What NOT to ask around the holiday table.... and what to say instead / by Gia & Danielle

Photo by  Chelsea Francis  on  Unsplash

By Danielle Keenan-Miller, Ph.D.

The holidays are often a time for gathering with people we don’t see much during the year-- distant relatives, neighbors, and friends of the family that by chance or by choice are not part of our everyday lives. At its worst, negotiating the several hours of a holiday dinner can feel painstaking or repetitive. But having a handy list of the questions that avoid causing conflict and instead open up the door to engaging and meaningful conversation can turn those long holiday meals into a time for joy and connection.

The key to success is avoiding these 5 questions:

1)“Have you accomplished X yet?” Common variants of this question include “Have you found a job yet?”, “Are you seeing someone?” and “When are you two planning to have children?”. Although it’s nice to express an interest in what’s going on in someone’s life, all of these questions have the potential to make the recipient feel bad. No one wants to think about their unemployment or difficulty finding a romantic partner at Christmas or Hanukkah dinner. For the one in 10 couples who struggle with infertility, a question about childbearing could stir up serious heartache. You don’t know what pain or pressure might be lurking underneath a delay in achieving some of the milestones in life.

INSTEAD ASK: “What’s new in your life?” If someone has a new job, partner, or pregnancy that they want to share, that question gives them an opportunity to talk about it.

2) “Do you really need to eat all of that?” It should go without saying, but commenting on someone’s body or eating is never helpful and almost always hurtful. There’s a lot of good evidence, familiar to regular readers of this blog, that comments that stigmatize someone based on weight not only do not encourage healthier habits, but can instead worsen physical and mental health. Similarly, don’t talk about your diet. I guarantee there is nothing less interesting than listening to someone talk about being paleo/avoiding nightshade vegetables/going on a juice fast.

INSTEAD ASK: “Which of the desserts is your favorite?” or “What’s in the green beans that makes them so delicious?” Food is a source of joy and comfort around the holidays; treat it as such.

3) “What do you do?” This is one of the most dreaded questions for party guests you don’t know well. Very few people want to talk about work while they’re out having fun. Variants of this question like “How’s XYZ project going at work?” can also feel like a request for a status update, and might stir up unnecessary pressure.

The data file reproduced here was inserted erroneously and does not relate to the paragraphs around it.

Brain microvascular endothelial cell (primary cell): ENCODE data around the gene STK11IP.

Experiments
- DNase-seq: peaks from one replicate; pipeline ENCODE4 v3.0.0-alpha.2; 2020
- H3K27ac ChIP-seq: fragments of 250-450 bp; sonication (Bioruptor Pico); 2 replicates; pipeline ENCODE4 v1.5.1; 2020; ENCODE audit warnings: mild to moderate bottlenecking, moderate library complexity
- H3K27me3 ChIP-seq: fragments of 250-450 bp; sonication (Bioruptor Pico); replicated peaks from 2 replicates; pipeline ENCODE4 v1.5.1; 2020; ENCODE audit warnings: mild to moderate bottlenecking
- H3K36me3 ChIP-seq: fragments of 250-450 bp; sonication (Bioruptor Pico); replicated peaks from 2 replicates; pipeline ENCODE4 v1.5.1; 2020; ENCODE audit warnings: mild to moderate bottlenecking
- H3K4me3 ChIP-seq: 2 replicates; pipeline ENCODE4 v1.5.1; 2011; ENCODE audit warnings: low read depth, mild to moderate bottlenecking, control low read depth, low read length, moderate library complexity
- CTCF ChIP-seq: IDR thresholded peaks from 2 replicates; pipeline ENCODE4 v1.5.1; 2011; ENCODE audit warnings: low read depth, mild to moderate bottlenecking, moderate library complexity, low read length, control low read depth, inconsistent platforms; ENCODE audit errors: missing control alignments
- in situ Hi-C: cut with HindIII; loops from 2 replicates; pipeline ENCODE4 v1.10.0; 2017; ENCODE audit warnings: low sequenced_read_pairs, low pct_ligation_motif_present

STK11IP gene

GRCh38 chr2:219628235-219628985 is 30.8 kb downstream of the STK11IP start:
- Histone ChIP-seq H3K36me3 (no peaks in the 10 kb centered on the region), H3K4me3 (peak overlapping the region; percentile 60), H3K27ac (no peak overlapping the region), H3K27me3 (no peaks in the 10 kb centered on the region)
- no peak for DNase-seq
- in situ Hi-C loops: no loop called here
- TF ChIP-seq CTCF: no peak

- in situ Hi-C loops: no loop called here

INSTEAD ASK: “Have any good book/TV show/ movie recommendations?” or “What are you looking forward to next year?” Invite people to talk about the things that they love and you’ll amplify the joy in the room. Plus, you might get some great ideas of things you could enjoy.

4) “Have you been watching the news? I can’t believe anyone would vote for Roy Moore/ believe the women accusing Roy Moore/ take a knee during the anthem/ obstruct justice…” Even if you’re in a room full of people who agree with you (which, frankly, you’re probably not), there’s no good reason to get people riled up. Anything that stirs up a lot of negative feeling is probably better left for a more productive time-- say, a phone call encouraging your friends and relatives to call their senators or support a fundraising drive you’re starting.

INSTEAD ASK: “Did you see the really nice responses to Keaton Jones?” or “Did you catch that video of the cat petting the bird?” Preet Bharara has a great tradition of ending his podcast each week with a recap of a news story that caught his eye, usually something positive or meaningful. There are plenty of those stories to go around, and they’re another way of expressing your values (be it anti-bullying or pro-cat) without risking setting off a tinderbox of bad feelings.

5) “How come you never visit?” or “Why don’t you call your mother more often? She’s worried sick about you!” These well-meaning questions usually backfire. Psychologists know that behaviors people do because they feel forced (or guilted) into doing them don’t tend to last. Instead, the goal should be to increase someone’s internal motivation to engage in that behavior-- to make them feel like visiting, calling, or sending weekly Bitmojis is something that they enjoy and value.

INSTEAD SAY: “I’ve been thinking a lot about you since I saw you last, and wondering how things are going for you.” Express your genuine affection and try to make the conversation positive instead of punishing.

Most importantly, try to go into these conversations with your values front and center-- why do you want to be a part of this meal? How can you use this time together to strengthen connections, learn something new, or spread some joy? Letting your values, rather than a sense of obligation, steer your holiday interactions is a surefire way to increase your own happiness and sense of meaning during this celebratory time. Happy holidays!!